The Collegian
Friday, May 24, 2024

"How the Garcia Girls Lost Their Accents" would have been the first bilingual play at UR

<p>University of Richmond's&nbsp;Modlin Center for the Arts.</p>

University of Richmond's Modlin Center for the Arts.

The department of theater and dance spring production “How the Garcia Girls Lost Their Accents” would have been a trailblazer for the University of Richmond as the first bilingual play presented on campus. Its April 16 opening night was halted by the transition to remote learning, but its impact lives on with the cast.

The play, which was written by Karen Zacarías and based on a Julia Álvarez’s novel of the same name, was directed by theater professor Walter Schoen. It follows the Garcia girls, four sisters who emigrate from the Dominican Republic to New York City in the 1960s, according to the Modlin Center for the Arts. They’ve come to the United States because of political strife and personal danger in their homeland, according to the Modlin Center.

Senior Maria Acosta was cast to play Yolanda, the main character and one of the four Garcia girls, Acosta said. 

“This play would have highlighted not only a cultural story, but a narrative about immigration, assimilation and the difficulty of growing up and being different,” Acosta said.

Sophomore Esmeralda Castillo was cast as Doña Charito, the Garcia girls’ English teacher, Castillo said.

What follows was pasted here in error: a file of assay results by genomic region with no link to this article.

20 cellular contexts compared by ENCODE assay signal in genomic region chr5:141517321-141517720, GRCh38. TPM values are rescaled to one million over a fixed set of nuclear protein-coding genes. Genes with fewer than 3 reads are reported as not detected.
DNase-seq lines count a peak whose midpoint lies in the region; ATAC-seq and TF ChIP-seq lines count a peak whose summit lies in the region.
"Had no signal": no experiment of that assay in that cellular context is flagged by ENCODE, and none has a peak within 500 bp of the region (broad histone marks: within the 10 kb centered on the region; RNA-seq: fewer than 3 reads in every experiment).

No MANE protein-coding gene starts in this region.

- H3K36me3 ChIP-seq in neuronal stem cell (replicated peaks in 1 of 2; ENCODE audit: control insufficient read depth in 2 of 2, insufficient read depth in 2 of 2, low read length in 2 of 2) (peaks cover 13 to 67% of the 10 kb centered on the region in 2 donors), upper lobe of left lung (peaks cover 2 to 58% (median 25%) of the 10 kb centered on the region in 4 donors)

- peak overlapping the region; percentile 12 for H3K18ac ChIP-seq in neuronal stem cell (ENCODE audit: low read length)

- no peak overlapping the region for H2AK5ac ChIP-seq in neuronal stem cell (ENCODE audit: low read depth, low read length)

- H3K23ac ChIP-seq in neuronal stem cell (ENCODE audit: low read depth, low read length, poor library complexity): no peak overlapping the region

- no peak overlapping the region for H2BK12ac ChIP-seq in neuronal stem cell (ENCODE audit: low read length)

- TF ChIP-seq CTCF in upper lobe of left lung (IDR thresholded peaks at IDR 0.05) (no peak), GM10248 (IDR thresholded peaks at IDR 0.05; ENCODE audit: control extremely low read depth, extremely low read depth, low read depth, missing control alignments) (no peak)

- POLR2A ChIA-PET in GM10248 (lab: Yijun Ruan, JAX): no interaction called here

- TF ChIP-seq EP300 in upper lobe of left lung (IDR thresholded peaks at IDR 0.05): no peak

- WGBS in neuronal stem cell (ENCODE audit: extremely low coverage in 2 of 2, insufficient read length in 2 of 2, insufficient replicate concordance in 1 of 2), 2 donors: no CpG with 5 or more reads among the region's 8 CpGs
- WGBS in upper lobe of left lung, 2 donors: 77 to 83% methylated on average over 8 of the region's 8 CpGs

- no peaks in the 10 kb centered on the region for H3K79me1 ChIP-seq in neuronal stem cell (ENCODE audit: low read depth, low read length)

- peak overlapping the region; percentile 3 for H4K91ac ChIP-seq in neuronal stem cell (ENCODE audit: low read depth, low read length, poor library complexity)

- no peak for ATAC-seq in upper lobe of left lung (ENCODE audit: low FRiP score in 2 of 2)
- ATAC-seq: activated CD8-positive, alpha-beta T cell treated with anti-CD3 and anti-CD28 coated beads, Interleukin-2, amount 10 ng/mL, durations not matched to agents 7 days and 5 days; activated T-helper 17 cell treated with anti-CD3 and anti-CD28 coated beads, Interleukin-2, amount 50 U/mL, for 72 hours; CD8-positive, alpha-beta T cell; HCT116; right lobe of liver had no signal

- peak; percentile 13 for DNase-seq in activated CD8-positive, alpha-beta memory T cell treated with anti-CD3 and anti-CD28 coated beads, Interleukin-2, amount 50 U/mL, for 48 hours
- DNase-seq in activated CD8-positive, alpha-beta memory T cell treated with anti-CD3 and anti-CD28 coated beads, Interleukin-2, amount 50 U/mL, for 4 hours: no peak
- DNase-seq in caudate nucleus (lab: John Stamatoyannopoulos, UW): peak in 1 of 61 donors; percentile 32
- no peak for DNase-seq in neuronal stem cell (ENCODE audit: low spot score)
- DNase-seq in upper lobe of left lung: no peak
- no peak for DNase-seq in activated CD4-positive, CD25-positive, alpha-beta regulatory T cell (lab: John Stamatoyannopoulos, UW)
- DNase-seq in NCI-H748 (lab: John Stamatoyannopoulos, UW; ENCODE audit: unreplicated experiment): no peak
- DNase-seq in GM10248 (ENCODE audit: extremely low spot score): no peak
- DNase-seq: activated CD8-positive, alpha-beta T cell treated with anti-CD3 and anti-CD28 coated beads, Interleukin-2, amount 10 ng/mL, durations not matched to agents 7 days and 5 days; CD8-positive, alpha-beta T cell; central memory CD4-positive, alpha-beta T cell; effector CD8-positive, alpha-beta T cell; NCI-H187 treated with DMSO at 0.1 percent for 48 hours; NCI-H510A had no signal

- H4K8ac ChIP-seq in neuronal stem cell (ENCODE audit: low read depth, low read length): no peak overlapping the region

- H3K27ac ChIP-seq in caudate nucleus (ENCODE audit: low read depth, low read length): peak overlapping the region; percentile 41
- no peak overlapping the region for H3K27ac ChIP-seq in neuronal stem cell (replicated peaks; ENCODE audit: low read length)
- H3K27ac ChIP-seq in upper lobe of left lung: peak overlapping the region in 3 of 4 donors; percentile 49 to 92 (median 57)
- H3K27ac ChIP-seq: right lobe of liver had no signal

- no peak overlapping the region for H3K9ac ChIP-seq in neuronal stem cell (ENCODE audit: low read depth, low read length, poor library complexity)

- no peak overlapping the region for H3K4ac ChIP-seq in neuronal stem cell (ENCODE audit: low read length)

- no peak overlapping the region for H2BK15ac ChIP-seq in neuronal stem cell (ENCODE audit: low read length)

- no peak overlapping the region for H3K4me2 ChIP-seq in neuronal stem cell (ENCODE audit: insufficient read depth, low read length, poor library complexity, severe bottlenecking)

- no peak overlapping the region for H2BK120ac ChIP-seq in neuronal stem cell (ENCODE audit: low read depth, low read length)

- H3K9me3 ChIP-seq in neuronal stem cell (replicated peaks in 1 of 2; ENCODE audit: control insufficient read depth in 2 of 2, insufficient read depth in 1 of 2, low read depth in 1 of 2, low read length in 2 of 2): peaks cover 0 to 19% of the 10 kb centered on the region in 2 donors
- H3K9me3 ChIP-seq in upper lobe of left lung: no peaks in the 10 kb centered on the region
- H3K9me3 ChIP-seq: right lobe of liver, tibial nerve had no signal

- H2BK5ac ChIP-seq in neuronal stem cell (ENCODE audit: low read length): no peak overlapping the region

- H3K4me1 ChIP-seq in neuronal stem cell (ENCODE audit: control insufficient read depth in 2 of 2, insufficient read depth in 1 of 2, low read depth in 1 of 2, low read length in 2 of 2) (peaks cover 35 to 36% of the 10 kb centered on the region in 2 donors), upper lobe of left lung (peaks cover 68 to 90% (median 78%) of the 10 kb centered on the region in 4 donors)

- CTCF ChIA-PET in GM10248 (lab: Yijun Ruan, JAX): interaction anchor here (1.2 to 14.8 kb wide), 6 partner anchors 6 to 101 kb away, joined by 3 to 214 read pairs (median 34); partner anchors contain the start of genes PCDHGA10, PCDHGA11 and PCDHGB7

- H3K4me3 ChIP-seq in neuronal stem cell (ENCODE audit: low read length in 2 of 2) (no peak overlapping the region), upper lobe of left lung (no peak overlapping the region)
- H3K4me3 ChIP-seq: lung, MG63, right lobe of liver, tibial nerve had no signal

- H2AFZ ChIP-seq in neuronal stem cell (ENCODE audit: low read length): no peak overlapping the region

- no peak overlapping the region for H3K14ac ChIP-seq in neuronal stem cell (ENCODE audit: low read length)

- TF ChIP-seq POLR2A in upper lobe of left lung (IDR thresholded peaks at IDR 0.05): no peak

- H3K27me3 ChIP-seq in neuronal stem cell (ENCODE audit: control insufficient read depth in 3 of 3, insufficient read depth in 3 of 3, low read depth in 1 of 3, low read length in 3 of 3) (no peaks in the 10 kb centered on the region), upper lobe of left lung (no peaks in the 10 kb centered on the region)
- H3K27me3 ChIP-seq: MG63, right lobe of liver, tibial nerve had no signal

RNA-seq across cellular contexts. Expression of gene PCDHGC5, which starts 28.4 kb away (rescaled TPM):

“The play is a story of girls growing up between two cultures,” Castillo said. “As they emigrated from the Dominican Republic from such a young age, they have to find ways to stay connected to their roots and honor those traditions and values but in America. Once they are teenagers, they become more assimilated to American culture and it turns into a story about losing your roots.”

Some of the cast members said they had felt emotionally attached to the play, as many identified as Latinx and had an understanding of what it means to be between two cultures.

“I come from Dominican and Puerto Rican background[s],” Acosta said. “This has a lot of emotional impact for me because I have never seen any theater about a Dominican family. Seeing it onstage is revolutionary for UR but also for my own experience.”

Identity struggle was something that cast members identified with, Castillo said. 

“I identify as Mexican American even though I wasn't born in Mexico, but I don’t feel fully American because I grew up with those cultures,” Castillo said. “It was also fascinating to see the mix of Spanish and English in the play, and it accurately portrays how we speak as Hispanic students at UR.”

Patricia Herrera, professor of theater, said she had seen the growth in Latinx students during her 10 years at UR. 

“It is important to provide those students a chance to relate to things at their school,” she said. “The play is an opportunity for [Latinx students] to affirm their experiences, regardless if they are Dominican or not but through the fact that it is a part of the Latinx culture.”